Eragrostis spectabilis (Purple Lovegrass)

Plant Info
Also known as: Tumble Grass
Family:Poaceae (Grass)
Life cycle:perennial
Habitat:sun; dry, sandy or gravelly soil; prairies, savanna, roadsides, railroads
Fruiting season:July - October
Plant height:12 to 30 inches
Wetland Indicator Status:GP: UPL MW: UPL NCNE: UPL
MN county distribution (click map to enlarge):Minnesota county distribution map
National distribution (click map to enlarge):National distribution map

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Detailed Information

Flower: Cluster type: panicle

[photo of flower cluster] Wispy, open, branching cluster generally taller than wide when fully expanded, up to 17 inches tall and 13 inches wide (typically much reduced), with diffuse, wiry, widely-spreading branches. Branches are straight, diverging multiple times off the central stalk (rachis), green turning reddish purple with maturity, rough textured with clusters of long, straight white hairs in the branch axils, and a spikelet (flower cluster) at the tip of each branchlet. The base of the cluster is sometimes enclosed by a leaf sheath.

[photo of spikelet] Spikelets are usually purplish, sometimes olive-colored, 3 to 8 mm long, 1.5 to 2 mm wide with 4 to 12 florets and a pair of bracts (glumes) at the base. Lower and upper glumes are equal in size or nearly so, 1.2 to 2.2 mm long, lance-shaped with a pointed tip and are rough-hairy along the keel. Florets are slightly flattened, each surrounded by a pair of bracts (lemma and palea) that are slightly larger than the glumes, 1.4-2.5 mm long, lance to egg-shaped with a pair of prominent lateral veins, a pointed tip, and rough along the keel; palea are also hairy around the edges.

Leaves and stems: Leaf attachment: alternate Leaf attachment: basal Leaf type: simple

[photo of sheath, ligule and node] Leaves are mostly basal, 4 to 12 inches long, up 1/3 inch wide, both surfaces usually with sparse fine hairs but variable, one or both may be smooth. The sheath is open, forming a long “V” at the front or sometimes more closed with overlapping edges. Sheath surfaces on upper leaves are mostly smooth, the lower more densely hairy with long, spreading hairs, sometimes just hairy along the edges and/or at the tip where it joins the blade. The ligule (membrane where the leaf joins the sheath) is a band of long, white hairs about ¼ inch long. Nodes are hairless and green to purplish.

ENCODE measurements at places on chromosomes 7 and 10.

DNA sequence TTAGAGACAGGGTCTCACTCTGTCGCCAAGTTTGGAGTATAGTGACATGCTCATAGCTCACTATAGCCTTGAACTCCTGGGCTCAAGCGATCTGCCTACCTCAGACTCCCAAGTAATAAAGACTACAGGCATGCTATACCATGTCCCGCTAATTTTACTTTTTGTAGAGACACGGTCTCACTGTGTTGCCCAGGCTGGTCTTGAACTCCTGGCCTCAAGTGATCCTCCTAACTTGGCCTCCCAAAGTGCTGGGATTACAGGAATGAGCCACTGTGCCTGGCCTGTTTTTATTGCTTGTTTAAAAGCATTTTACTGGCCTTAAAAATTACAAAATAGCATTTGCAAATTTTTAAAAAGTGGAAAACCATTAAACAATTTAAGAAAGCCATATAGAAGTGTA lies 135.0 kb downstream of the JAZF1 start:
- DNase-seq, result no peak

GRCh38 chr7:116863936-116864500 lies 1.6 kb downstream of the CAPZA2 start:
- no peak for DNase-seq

[photo of stem bases, with old persistent leaves] Stems are unbranched and smooth. Plants are clump forming with short rhizomes, with old leaves often persisting to the next season.

Fruit: Fruit type: seed without plume

[photo of grains] The entire cluster breaks off at maturity, blowing to new locations tumbleweed fashion, spikelets turning tan as lemmas fall away with the glumes persistent. Grains (seeds) are a rich golden brown, oval, .6 to .7 mm long, .5 mm wide.


Purple Lovegrass (also called Tumble Grass) is a species of dry, open prairie and sandy roadsides. Minnesota is at the northern edge of its range; it is mostly found in counties bordering the Mississippi River as far north as southern Cass County, throughout the Anoka Sand Plain, and counties along the St. Croix River up to Pine County. It is one of three similar purple tumbleweed grasses found in Minnesota, the other two are Fall Witch Grass (Digitaria cognata) and Witchgrass (Panicum capillare), both of which have spikelets with single florets where Purple Lovegrass has 4 or more florets per spikelet. It can further distinguished from D. cognata by its mostly basal leaves, unbranched stems, and long hairs about the ligule where D. cognata has branching stems with leaves throughout the branches and membranous ligules with jagged edges. P. capillare also differs in having branching stems and is an annual, is a much larger (taller) and stout plant that is densely hairy throughout with larger cornstalk-like leaves.

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More photos

Photos by K. Chayka taken in Anoka County. Photos courtesy Peter M. Dziuk taken in Anoka, Dakota, Fillmore and Winona counties.


Have you seen this plant in Minnesota, or have any other comments about it?

Posted by: Dom Christensen - Bemidji, MN
on: 2020-07-28 10:21:43

Found from a seed bank analysis of soil taken from a sand field that is not regularly mowed in town.

Posted by: Susie Hicks - East Bethel
on: 2021-09-18 10:53:58

There are acres and acres of this stuff around here; "purple mist" describes it well. It is very pretty until it matures, turns straw-colored, and blows everywhere. It collects in my gardens, around the A/C condenser, every corner of the yard. It's a mess, and clean-up is a daily chore. Each year has gotten worse. This year is a bumper crop - maybe because of the drought conditions this past summer?

Posted by: Patricia Schwartz - Linwood Township
on: 2022-09-07 09:08:57

This horrible grass is ruining our hay fields. How do we get rid of Roundup the only option?

Posted by: K Chayka
on: 2022-09-07 17:34:38

Patricia, you might try asking someone at the MN Dept of Agriculture about agricultural issues.

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